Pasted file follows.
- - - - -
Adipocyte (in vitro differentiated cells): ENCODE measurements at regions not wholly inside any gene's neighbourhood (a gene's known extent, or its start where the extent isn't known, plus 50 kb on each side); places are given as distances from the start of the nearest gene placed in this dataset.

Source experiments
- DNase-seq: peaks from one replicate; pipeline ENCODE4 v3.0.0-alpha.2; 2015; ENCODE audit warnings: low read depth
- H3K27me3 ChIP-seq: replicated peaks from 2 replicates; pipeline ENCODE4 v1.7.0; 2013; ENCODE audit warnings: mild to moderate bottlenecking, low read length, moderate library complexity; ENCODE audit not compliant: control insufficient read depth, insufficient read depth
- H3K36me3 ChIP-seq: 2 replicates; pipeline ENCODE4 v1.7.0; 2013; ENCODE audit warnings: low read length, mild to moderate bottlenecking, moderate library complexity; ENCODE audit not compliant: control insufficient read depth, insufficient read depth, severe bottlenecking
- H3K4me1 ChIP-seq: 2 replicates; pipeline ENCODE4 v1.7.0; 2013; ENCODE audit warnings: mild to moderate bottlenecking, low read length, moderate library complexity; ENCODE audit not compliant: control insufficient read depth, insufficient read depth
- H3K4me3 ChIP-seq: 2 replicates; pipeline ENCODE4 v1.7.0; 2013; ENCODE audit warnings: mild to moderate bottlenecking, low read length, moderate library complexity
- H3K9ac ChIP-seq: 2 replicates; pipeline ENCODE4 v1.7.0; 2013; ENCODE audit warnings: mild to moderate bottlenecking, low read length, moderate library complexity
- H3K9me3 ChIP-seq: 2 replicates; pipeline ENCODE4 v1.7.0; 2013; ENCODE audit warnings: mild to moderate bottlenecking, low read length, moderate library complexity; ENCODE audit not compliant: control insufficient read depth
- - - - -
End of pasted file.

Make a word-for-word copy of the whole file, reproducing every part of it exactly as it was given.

Adipocyte (in vitro differentiated cells): ENCODE measurements at regions not wholly inside any gene's neighbourhood (a gene's known extent, or its start where the extent isn't known, plus 50 kb on each side); places are given as distances from the start of the nearest gene placed in this dataset.

Source experiments
- DNase-seq: peaks from one replicate; pipeline ENCODE4 v3.0.0-alpha.2; 2015; ENCODE audit warnings: low read depth
- H3K27me3 ChIP-seq: replicated peaks from 2 replicates; pipeline ENCODE4 v1.7.0; 2013; ENCODE audit warnings: mild to moderate bottlenecking, low read length, moderate library complexity; ENCODE audit not compliant: control insufficient read depth, insufficient read depth
- H3K36me3 ChIP-seq: 2 replicates; pipeline ENCODE4 v1.7.0; 2013; ENCODE audit warnings: low read length, mild to moderate bottlenecking, moderate library complexity; ENCODE audit not compliant: control insufficient read depth, insufficient read depth, severe bottlenecking
- H3K4me1 ChIP-seq: 2 replicates; pipeline ENCODE4 v1.7.0; 2013; ENCODE audit warnings: mild to moderate bottlenecking, low read length, moderate library complexity; ENCODE audit not compliant: control insufficient read depth, insufficient read depth
- H3K4me3 ChIP-seq: 2 replicates; pipeline ENCODE4 v1.7.0; 2013; ENCODE audit warnings: mild to moderate bottlenecking, low read length, moderate library complexity
- H3K9ac ChIP-seq: 2 replicates; pipeline ENCODE4 v1.7.0; 2013; ENCODE audit warnings: mild to moderate bottlenecking, low read length, moderate library complexity
- H3K9me3 ChIP-seq: 2 replicates; pipeline ENCODE4 v1.7.0; 2013; ENCODE audit warnings: mild to moderate bottlenecking, low read length, moderate library complexity; ENCODE audit not compliant: control insufficient read depth